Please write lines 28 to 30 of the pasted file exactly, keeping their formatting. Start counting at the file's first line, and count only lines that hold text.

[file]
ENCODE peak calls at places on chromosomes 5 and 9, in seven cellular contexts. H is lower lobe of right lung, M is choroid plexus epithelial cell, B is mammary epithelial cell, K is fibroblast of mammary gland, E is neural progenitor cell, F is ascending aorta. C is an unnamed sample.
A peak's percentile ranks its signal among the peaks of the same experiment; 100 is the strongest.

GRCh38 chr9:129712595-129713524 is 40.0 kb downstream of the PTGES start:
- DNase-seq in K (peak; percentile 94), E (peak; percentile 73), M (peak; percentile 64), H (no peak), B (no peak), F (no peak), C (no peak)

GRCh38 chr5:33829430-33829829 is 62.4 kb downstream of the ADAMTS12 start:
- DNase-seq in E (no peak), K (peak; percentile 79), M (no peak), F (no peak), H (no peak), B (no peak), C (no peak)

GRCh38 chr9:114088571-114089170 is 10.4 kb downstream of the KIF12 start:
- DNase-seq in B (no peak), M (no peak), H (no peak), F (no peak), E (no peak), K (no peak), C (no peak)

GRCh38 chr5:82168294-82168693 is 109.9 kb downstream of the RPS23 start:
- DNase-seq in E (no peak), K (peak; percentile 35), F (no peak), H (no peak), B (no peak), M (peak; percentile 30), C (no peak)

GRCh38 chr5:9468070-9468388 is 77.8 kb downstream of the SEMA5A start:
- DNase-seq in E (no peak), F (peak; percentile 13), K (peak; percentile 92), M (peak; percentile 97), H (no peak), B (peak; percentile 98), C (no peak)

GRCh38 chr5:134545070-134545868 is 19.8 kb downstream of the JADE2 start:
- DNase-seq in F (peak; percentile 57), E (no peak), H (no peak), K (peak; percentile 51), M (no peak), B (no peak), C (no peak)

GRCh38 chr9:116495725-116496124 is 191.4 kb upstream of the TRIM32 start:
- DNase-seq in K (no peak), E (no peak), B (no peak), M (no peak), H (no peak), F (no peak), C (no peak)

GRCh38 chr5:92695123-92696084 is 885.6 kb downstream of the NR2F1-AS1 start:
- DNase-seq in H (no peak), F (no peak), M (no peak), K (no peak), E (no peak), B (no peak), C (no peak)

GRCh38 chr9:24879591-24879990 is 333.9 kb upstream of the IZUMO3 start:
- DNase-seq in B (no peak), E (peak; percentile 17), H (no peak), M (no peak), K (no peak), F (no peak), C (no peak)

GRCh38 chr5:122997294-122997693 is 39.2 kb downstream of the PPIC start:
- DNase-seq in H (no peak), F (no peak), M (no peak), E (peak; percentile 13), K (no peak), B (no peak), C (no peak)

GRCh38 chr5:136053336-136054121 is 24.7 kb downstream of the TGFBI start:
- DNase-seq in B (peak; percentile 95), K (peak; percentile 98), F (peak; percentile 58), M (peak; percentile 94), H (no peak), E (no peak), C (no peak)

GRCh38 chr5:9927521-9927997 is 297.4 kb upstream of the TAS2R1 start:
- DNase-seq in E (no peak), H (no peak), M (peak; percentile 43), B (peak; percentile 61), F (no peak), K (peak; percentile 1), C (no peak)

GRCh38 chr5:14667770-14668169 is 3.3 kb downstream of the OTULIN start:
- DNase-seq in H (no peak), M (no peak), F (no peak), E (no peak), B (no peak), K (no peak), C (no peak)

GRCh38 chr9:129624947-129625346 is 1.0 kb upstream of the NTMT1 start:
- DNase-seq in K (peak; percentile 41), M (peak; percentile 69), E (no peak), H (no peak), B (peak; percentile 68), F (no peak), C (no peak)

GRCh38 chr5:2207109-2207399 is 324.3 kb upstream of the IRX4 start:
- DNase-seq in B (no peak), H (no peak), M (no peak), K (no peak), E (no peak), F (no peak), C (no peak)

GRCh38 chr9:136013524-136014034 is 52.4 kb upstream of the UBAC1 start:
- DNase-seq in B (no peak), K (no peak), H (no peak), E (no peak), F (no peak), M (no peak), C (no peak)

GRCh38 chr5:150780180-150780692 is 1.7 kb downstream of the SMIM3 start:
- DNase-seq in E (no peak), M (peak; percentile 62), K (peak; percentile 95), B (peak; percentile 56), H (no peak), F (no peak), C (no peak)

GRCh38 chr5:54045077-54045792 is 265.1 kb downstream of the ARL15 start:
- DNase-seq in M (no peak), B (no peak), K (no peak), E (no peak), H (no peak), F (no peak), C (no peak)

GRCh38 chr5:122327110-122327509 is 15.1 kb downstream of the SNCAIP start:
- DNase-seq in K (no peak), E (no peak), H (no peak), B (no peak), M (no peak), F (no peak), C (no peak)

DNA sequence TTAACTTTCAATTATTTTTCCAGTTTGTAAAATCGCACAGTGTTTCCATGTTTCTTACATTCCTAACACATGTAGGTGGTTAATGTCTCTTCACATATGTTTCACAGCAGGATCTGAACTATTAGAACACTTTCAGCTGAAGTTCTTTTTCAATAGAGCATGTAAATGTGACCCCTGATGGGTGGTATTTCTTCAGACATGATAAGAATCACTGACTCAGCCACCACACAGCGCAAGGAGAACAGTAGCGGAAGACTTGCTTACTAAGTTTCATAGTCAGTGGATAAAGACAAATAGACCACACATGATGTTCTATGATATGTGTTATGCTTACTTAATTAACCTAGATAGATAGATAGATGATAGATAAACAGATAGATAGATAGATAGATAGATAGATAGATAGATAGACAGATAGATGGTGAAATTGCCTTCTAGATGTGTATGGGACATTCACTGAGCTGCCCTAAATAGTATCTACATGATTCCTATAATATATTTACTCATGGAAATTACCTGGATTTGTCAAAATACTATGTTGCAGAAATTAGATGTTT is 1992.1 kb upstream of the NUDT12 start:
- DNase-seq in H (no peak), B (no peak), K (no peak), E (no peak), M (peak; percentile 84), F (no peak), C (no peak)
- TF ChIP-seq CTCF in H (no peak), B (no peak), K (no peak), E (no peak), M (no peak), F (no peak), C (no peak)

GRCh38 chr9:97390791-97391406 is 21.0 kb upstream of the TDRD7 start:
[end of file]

- DNase-seq in H (no peak), M (no peak), F (no peak), E (no peak), B (no peak), K (no peak), C (no peak)

GRCh38 chr9:129624947-129625346 is 1.0 kb upstream of the NTMT1 start:
- DNase-seq in K (peak; percentile 41), M (peak; percentile 69), E (no peak), H (no peak), B (peak; percentile 68), F (no peak), C (no peak)